Even as economies are battered by COVID-19, digital infrastructures are booming, offering a critical lifeline for an anxious world on lockdown. The telco investment landscape is thriving – yet it has not yet reached its full potential. What will it take for telco investment to match the industry’s prospects?
Part of the challenge is that there is a talent gap to be bridged. Businesses in the sector need to recruit a new class of executive, with a skillset encompassing tech know-how, entrepreneurial verve, training in dealing with public bodies, and the capacity to navigate a complex regulatory environment. Such individuals are rare, and the field competitive. Indeed, industry goals may be best achieved by putting together crack teams of managers that encompass the complementary talents and levels of experience needed to tackle new realities. With challenges come opportunities, and the rewards of finding the right mix of leaders promise to be immense.
To shed more light on this dynamic moment, Boston Consulting Group and Egon Zehnder have interviewed top managers, infrastructure investors, telco incumbents, and players in the emergent asset class of pure digital-infrastructure companies.
With work from home, online education, and streamed entertainment, the world is relying ever more on digital communication, including a substantial increase in the use of mobile technology. All of this puts great pressure on the industry to keep up with demand, especially in regions that still need to develop their digital and communications infrastructure. A highly competitive and increasingly global industry is emerging from the fragmentation of once vertically integrated telco operators.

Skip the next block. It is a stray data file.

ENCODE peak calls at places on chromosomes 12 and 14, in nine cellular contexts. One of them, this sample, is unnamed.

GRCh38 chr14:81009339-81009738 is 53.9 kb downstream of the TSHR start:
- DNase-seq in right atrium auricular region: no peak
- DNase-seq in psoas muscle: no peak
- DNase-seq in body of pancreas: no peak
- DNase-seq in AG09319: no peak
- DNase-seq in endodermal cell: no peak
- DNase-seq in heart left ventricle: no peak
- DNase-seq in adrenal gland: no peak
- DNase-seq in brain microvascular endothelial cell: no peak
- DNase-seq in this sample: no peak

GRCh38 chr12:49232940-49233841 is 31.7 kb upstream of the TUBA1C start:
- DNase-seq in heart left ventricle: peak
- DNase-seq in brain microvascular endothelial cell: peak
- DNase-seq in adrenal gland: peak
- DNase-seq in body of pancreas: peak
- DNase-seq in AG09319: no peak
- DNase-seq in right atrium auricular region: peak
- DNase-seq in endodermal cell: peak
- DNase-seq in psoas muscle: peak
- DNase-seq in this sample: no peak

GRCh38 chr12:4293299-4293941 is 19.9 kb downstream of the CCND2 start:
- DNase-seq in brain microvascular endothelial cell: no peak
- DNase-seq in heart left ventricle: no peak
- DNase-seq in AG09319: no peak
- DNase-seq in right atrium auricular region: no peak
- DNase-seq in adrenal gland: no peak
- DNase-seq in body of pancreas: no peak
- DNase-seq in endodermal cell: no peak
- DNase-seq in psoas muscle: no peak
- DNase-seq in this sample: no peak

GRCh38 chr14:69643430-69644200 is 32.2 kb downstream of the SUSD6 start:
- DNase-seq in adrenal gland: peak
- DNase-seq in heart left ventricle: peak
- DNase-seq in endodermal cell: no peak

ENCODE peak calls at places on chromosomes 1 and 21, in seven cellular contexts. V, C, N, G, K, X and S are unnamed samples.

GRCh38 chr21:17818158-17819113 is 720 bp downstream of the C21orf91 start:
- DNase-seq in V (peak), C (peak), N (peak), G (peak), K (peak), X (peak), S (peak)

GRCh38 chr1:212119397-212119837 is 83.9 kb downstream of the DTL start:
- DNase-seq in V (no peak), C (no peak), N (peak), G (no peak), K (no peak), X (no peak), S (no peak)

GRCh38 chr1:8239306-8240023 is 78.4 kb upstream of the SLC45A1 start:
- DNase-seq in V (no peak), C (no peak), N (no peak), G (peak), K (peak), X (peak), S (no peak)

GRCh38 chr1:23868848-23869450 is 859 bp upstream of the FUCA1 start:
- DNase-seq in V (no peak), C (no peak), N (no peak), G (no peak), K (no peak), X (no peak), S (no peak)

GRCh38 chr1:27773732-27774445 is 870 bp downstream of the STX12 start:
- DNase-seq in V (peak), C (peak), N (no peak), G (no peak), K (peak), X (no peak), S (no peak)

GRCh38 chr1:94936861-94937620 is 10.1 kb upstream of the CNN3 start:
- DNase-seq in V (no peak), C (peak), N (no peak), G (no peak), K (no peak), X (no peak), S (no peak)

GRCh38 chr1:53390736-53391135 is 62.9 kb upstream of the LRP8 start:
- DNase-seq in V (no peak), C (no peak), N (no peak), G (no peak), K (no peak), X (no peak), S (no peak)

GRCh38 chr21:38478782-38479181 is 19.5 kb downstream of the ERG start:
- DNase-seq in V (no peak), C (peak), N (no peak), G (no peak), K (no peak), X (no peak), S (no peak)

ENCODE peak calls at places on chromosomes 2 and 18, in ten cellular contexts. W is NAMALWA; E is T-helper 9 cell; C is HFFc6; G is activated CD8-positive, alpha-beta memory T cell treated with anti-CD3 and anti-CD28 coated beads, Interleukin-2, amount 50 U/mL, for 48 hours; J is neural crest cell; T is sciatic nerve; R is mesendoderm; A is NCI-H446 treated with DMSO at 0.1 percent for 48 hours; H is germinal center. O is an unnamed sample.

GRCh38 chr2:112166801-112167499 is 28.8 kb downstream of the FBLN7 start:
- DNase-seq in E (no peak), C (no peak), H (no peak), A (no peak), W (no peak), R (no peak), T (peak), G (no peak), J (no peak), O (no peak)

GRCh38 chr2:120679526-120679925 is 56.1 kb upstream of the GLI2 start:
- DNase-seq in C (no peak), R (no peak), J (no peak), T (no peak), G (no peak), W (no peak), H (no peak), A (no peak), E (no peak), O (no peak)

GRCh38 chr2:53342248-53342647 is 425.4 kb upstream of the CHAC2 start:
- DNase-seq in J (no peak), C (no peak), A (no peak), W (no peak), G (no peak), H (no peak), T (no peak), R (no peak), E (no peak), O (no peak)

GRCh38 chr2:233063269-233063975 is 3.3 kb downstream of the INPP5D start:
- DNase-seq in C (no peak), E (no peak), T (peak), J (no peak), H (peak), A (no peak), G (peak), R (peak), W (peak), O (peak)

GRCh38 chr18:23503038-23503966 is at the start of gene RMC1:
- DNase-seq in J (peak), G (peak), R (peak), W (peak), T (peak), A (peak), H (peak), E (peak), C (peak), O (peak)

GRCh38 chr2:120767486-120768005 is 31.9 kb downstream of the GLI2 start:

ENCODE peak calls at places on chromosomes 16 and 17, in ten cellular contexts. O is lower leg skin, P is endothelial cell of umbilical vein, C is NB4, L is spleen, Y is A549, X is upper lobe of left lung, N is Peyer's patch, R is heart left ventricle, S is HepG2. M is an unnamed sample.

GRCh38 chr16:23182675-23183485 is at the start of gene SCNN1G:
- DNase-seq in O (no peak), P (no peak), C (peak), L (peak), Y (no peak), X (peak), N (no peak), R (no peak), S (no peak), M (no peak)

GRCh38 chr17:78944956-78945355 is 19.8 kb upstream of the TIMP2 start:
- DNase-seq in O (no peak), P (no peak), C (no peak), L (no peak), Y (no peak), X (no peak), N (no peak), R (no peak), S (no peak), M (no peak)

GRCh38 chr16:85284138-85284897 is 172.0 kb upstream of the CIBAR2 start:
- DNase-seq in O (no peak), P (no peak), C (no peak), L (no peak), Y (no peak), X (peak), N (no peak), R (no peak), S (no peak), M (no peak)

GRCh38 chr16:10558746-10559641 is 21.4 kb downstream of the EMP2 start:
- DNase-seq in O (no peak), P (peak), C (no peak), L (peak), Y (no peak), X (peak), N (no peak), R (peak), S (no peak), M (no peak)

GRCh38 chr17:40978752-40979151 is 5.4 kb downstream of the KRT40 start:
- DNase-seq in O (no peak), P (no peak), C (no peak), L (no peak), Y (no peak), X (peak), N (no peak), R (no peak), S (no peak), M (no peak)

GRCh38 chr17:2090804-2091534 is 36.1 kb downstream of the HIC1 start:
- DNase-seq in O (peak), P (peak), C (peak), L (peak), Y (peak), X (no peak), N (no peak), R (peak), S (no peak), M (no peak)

Despite this vibrant environment, recent investment in the industry is surprisingly sluggish. Poor valuation and low returns are proving challenging for industry players – particularly those in integrated telecoms. With a median Total Shareholder Return (TSR) of just 5% (across a 3-year annual average), telco ranks low in terms of shareholder value creation; the stellar performance of other industries, such as medical technology (19% TSR), remains tantalizingly out of reach.
Why the slowdown? Integrated telcos face numerous challenges, such as low scalability due to a local footprint, new competitors entering the market, high regulatory burdens, and hesitation to digitize. Pure infrastructure players, meanwhile, are faring significantly better, according to recent BCG analysis. With the advent of 5G and the substantial surge in demand for data-center capabilities, towers, and fiber-optic cables, a massive new asset class is emerging – one that promises very attractive yields and long-term, predictable cash flows.
It’s no surprise, then, that new business models are gaining traction fast, particularly those carving out infrastructure development from Service Companies (ServCos). The pure Network Companies (NetCos) thus created are turning towards new ownership models, increasingly fostering cooperation and co-investment. According to conservative estimates from Mergermarket, more than 50 deals involving fiber, towers, and data-center companies have been made in the past years in the DACH region alone.
Though investors have been shunning investments in integrated telcos, they are favoring investments in digital infrastructure. This year could see capital flow in infra funds on a record level, and we regularly hear of capital raising in billions for new funds. Here too, talent is crucial: The limiting factor is the supply of top personnel. Operating and investment partners with a digital infra background are very much in demand.